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Alignment area Setup procedure - feedback needed please

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  • #16
    Originally posted by fatbillybob View Post
    I find danger with car elevated and not supported like on a twin post lift. I think you are better off on the floor. Take a measure guess at the adjustment, settle the suspension and measure again. You want a flat floor to do the camber and have your gauge zeroed to that floor. It just makes it easy repeatable ref point. If you are on a slope then you need to zero against the slope. It just makes things more difficult. Hubstand work great if you can get to all the adjustment points. If not better to leave the wheels on unless you have a twin post lift and can move the car up and down with or w/o hubstands while settling the suspension. IMO the closer you get to spherical suspension the more precise you need to be. If you still got rubber bushings the accuracy just isn't there.
    I edited my post because I think I miss-read yours.
    So you don't like a tiwn post lift. So what do you prefer or like ?

    I have ditched the quick-jack and gotten a scissor lift. I absolutely love it since it goes up and down in place. I just drive over it and call it a day.
    What I also do - or did today was I left the car down on the scales with the levelers but still kept the lift fairly close of the bottom of the car. I think that is the rear wheel have a chock on them or the e-brake in on then you are okay. Do you think otherwise?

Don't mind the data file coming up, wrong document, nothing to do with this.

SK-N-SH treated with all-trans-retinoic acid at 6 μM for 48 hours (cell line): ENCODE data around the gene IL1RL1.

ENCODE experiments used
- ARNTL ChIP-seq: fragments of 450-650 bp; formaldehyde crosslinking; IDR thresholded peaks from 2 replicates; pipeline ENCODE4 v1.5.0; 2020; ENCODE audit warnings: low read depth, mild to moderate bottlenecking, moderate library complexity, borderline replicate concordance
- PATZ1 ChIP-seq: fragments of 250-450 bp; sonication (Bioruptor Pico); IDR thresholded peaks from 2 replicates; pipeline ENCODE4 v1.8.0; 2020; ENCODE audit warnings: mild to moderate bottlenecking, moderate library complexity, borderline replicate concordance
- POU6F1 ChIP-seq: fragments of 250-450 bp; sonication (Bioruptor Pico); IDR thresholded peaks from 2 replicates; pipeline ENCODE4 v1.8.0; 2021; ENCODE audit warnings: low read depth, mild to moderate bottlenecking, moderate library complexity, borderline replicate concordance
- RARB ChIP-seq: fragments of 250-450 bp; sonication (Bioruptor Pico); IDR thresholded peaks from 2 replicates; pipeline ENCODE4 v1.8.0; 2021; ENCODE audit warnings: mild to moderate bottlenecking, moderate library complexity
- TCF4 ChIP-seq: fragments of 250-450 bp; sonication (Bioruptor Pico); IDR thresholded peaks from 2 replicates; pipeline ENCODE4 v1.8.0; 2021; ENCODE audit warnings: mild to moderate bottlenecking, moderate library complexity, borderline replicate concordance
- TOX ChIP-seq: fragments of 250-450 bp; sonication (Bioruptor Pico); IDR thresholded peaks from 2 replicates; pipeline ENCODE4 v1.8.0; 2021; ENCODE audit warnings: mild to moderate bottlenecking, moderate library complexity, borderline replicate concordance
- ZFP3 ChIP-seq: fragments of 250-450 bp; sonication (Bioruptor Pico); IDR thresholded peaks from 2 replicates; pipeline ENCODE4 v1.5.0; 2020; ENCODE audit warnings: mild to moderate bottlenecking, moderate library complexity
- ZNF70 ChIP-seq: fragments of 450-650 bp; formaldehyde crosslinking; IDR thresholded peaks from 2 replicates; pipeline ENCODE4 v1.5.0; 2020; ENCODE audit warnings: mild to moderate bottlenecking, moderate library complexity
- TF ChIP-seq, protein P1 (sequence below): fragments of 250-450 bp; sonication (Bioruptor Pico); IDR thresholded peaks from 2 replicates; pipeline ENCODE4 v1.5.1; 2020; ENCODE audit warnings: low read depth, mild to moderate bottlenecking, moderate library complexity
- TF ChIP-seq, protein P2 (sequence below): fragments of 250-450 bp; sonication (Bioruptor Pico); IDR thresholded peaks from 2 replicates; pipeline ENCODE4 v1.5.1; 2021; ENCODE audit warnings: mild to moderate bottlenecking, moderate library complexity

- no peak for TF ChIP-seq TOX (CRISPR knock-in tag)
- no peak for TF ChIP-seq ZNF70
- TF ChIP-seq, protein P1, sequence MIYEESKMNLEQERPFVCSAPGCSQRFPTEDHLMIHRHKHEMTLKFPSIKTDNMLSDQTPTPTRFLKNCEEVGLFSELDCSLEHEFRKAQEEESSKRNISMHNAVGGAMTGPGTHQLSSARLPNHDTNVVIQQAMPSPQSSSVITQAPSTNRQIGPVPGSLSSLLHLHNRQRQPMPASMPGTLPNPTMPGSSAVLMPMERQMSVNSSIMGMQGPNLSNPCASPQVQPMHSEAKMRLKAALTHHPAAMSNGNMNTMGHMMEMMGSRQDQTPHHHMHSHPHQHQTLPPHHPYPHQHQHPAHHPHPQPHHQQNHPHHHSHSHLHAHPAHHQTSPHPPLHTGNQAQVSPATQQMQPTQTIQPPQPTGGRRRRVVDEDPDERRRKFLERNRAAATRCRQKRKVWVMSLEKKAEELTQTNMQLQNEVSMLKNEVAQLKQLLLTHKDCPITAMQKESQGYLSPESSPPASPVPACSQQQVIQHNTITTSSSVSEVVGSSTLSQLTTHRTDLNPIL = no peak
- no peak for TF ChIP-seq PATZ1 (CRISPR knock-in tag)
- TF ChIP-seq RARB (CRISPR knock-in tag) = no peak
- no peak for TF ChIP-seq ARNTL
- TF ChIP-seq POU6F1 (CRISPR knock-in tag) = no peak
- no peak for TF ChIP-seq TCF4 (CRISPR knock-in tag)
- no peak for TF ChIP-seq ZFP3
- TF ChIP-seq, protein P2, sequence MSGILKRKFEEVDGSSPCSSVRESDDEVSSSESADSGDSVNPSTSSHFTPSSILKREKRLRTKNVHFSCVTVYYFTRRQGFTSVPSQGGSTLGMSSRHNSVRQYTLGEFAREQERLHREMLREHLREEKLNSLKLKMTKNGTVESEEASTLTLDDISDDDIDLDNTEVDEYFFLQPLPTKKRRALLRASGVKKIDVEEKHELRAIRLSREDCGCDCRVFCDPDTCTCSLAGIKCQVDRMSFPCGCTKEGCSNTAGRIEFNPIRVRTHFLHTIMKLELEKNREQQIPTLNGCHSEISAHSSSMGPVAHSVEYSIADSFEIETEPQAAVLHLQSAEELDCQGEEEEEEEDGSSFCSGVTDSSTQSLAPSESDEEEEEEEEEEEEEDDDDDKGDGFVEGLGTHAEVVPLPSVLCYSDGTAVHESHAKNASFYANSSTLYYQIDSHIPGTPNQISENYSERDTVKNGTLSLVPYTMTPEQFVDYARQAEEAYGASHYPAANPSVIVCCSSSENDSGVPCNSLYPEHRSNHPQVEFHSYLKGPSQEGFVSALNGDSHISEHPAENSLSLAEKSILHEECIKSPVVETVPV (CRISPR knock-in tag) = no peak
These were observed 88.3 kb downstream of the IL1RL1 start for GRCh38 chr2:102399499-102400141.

PS: The hubtands had "safety plates" to the car doesn't roll off sideways.
    Last edited by FoxSTI; 08-27-2017, 10:38 PM.


    • #17
      No I like to work on a lift. I use a full twin post shop lift but a home style short rise scissor lift works great too. Some roll on 4 post lifts you can park a car under and get turn plates to do alignments and roll the car back and forth on the lift to settle suspension.


      • #18
        Guys I have a question,

        I was aligning my daily drive car last night. when I put the car on the stand to align it and projected the lasers along the car etc and I was all set and done,
        I have the steering wheel centered, and 1/8" toe in, 1/16" either side. When I drove the car, I thought or expected it to track straight with the steering wheels pointing straight ahead, however, the car drives straight with the steering wheels slightly turned to the left.
        At first I was thinking that it may be related to the crown on the road, but my track car, drives straight with the wheel centered. Mind you I have not messed with the suspension yet.

        So what could it be?

        Also, those using laser lines rather then strings. How do you feel about the +/- 1/8" over 30' specs on most lasers?